BANGKOK — The coach of Thailand’s National Women’s Taekwondo Team is due to meet with the athlete who accused him of physically assaulting her, raising hopes that their public feud will finally come to an end.
South Korea-born Choi Young-Seok said today that he would like to apologise to the public for being a part of the controversy that has gripped Thai media for over a week.
"I didn't think [my actions] will lead to such an escalating consequence," Mr. Choi said at a press conference at the Taekwondo Association of Thailand.
Mr. Choi also told reporters that he already apologised to the athlete, Rungrawee Kusara, shortly after he "punished" her during the Korea Open tournament in South Korea on 11 July.
Last week, Ms. Rungrawee publicly accused Mr. Choi of savagely punching her in the stomach and face after she lost a match in the tournament. On national television, Ms. Rungrawee demanded the coach, who was still in South Korea at the time, apologise to her publicly.
Over the past week, many Thais have taken to social media to fiercely debate whether Mr. Choi’s behavior was acceptable and Ms. Rungrawee’s response warranted. Prominent Taekwondo athletes, including former Olympian medalists, also weighed in with their opinions, further deepening the debate. The controversy continued to escalate, eventually leading a top official of the Ministry of Sports and Tourism to call on related authorities to step in and end the conflict.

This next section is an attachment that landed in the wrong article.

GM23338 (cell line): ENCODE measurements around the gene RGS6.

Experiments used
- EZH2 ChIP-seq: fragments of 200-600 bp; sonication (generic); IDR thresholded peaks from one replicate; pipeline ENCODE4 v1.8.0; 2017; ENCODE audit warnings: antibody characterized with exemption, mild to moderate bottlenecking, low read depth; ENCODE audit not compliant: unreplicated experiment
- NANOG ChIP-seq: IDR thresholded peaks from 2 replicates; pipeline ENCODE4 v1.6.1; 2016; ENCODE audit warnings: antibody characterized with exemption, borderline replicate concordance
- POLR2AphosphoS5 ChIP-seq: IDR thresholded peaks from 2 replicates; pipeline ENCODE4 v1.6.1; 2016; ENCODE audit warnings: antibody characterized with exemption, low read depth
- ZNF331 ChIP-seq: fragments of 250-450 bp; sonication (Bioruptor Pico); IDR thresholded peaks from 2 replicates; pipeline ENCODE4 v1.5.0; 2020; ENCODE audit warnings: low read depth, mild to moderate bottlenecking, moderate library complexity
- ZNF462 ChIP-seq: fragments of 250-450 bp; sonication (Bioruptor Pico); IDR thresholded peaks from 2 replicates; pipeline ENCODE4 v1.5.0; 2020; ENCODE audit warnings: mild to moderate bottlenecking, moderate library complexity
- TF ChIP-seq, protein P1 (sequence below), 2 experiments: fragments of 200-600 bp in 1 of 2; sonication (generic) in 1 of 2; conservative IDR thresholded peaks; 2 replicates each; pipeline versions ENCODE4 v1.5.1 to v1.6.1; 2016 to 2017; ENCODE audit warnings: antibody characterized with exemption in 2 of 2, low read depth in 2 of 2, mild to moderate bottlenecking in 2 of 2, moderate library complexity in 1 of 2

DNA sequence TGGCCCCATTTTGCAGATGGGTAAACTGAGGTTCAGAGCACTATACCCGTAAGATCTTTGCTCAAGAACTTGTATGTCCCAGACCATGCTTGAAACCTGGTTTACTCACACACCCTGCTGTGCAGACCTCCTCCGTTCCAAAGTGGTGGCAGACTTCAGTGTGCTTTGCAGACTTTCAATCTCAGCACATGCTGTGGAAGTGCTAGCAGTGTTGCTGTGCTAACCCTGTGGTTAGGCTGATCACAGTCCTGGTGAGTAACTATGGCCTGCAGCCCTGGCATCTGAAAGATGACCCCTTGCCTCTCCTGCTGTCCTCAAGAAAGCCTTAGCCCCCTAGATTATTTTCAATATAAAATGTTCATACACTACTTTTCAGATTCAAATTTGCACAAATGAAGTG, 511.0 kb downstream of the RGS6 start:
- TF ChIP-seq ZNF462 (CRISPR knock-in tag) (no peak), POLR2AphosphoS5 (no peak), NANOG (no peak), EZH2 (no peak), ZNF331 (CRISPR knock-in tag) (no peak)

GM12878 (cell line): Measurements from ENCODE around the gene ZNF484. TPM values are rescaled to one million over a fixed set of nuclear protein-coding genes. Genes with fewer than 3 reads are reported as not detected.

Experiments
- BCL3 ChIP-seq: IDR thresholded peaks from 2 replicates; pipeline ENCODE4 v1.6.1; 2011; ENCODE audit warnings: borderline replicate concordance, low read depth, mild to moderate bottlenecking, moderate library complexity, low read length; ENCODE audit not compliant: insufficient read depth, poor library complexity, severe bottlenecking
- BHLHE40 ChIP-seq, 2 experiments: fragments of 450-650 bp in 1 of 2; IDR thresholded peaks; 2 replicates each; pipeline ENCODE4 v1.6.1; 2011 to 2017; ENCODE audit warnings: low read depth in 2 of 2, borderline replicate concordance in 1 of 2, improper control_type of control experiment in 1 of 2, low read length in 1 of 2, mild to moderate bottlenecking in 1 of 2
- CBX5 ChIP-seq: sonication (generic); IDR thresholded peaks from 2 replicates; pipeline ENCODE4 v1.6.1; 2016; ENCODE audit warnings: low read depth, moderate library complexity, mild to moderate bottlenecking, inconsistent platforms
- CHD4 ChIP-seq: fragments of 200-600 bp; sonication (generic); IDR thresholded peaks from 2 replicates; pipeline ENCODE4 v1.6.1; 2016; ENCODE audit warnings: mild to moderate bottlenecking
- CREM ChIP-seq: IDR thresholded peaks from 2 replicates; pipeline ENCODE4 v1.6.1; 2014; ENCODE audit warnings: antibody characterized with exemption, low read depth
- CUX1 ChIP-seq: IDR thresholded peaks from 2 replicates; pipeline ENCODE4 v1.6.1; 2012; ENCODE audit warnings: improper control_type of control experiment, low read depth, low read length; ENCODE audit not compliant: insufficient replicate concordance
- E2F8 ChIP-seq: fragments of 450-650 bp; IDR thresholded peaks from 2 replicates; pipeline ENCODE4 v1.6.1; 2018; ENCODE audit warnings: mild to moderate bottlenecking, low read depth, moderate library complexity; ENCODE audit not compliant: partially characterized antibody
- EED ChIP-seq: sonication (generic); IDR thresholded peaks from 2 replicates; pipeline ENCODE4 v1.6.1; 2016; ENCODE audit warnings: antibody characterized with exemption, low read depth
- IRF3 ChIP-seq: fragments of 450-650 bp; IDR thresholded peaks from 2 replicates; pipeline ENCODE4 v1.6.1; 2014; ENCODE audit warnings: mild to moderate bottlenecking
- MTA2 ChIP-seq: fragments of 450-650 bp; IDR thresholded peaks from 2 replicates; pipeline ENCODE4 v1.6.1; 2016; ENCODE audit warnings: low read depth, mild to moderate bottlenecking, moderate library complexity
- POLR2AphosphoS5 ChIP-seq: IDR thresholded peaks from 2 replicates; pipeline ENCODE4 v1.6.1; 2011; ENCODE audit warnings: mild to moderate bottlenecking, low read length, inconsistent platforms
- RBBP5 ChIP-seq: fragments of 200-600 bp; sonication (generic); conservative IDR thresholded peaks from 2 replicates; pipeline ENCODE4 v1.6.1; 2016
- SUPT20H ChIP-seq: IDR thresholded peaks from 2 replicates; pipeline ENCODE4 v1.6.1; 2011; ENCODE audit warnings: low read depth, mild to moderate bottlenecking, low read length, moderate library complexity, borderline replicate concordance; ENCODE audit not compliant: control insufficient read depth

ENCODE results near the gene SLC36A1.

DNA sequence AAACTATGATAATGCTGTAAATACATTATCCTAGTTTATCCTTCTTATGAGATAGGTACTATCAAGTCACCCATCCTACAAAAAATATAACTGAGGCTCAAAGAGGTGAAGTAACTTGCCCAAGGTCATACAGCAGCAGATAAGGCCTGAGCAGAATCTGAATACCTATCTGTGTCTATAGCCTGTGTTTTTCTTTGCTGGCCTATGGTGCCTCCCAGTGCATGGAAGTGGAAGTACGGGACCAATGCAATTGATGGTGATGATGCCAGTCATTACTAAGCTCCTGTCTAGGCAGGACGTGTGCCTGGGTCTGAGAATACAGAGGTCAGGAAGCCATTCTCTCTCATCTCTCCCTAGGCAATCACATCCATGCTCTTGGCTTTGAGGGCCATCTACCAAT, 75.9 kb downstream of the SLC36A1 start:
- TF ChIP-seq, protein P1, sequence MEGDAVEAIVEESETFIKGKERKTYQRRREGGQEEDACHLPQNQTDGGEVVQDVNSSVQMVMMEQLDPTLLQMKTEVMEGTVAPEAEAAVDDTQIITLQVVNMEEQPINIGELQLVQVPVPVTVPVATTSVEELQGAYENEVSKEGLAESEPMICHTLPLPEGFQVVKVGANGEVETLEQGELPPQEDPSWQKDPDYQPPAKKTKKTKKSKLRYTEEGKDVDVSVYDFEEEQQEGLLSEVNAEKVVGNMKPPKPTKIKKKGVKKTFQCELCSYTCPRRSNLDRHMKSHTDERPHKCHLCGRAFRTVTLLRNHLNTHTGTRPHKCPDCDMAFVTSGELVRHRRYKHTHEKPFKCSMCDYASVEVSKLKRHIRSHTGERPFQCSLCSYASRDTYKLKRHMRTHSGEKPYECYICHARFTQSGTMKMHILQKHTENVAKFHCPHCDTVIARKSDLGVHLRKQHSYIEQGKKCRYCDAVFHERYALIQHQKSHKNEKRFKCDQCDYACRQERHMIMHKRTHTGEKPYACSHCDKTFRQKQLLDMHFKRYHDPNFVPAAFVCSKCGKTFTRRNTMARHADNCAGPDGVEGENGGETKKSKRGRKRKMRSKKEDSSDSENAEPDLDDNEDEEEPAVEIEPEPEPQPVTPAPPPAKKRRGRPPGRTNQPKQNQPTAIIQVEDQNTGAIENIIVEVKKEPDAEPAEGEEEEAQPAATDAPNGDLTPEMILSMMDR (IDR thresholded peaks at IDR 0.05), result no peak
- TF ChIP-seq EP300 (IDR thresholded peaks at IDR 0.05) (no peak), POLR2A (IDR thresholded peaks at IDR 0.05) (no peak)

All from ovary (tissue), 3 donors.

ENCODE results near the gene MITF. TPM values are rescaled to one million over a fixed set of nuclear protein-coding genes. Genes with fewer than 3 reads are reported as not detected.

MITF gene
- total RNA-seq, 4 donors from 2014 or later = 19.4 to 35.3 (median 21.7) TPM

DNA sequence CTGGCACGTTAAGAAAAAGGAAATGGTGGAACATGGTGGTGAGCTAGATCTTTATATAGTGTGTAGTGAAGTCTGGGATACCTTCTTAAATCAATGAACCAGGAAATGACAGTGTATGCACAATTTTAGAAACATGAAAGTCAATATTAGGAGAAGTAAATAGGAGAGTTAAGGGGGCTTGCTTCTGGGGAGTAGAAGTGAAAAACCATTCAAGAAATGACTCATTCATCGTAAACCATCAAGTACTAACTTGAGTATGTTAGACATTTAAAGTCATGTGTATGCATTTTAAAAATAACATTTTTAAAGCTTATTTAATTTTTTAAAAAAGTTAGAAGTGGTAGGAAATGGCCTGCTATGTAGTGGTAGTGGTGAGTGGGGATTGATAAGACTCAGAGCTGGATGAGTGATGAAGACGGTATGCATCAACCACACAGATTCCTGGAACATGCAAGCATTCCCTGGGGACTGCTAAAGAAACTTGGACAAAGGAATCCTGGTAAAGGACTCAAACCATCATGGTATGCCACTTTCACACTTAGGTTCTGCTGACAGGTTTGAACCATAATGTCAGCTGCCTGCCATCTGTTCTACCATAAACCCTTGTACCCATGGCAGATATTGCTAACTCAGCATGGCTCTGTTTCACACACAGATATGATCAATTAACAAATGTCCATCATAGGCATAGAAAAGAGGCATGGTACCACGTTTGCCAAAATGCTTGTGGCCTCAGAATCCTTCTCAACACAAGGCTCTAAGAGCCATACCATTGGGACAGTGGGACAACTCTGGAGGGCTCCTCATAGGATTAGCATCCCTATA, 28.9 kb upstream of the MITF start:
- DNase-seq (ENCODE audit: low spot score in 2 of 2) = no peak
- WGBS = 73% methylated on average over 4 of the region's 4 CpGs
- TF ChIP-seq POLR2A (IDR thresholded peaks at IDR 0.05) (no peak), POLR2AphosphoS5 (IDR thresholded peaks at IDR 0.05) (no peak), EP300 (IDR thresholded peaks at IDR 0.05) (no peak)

At a press conference today, Mr. Choi insisted that he punished Ms. Rungrawee because he wanted to instill a sense of discipline in her.
"Discipline is very important for me. Every National Team athlete should have a sense of responsibility, because their duty is for the nation, not to clubs that they are members," Coach Choi said. "Everyone must have the spirit of a fighter."
Ms. Rungrawee, Mr. Choi's accuser, told Khaosod that she has received a phone call from the Taekwondo association to arrange a meeting between her and Mr. Choi and that she has accepted the offer.
"I will talk to him soon," she said in a phone interview.
Ms. Rungrawee continued, "In the past week, I've been spending time with myself. I have been talking to my family. I have been thinking about many things. I now understand that the coach really means well for me. It's just the way he expressed himself was too violent."
Preecha Tortrakul, director of the national Taekwondo association, said he believes Mr. Choi's method of punishment should be reconsidered, especially when it comes to touching athletes’ head or faces "because it's a big thing in our country." In Thai culture, it is considered disrespectful to touch another person’s head.
However, Coach Choi said at the press conference that he would have to talk with his supervisors before he decides whether he will drop physical punishments altogether.
Sources inside the Taekwondo Association of Thailand say the meeting between Ms. Rungrawee and Mr. Choi will take place at 3 pm tomorrow. Ms. Rungrawee is expected to apologise to Mr. Choi in a traditional manner, the sources say.
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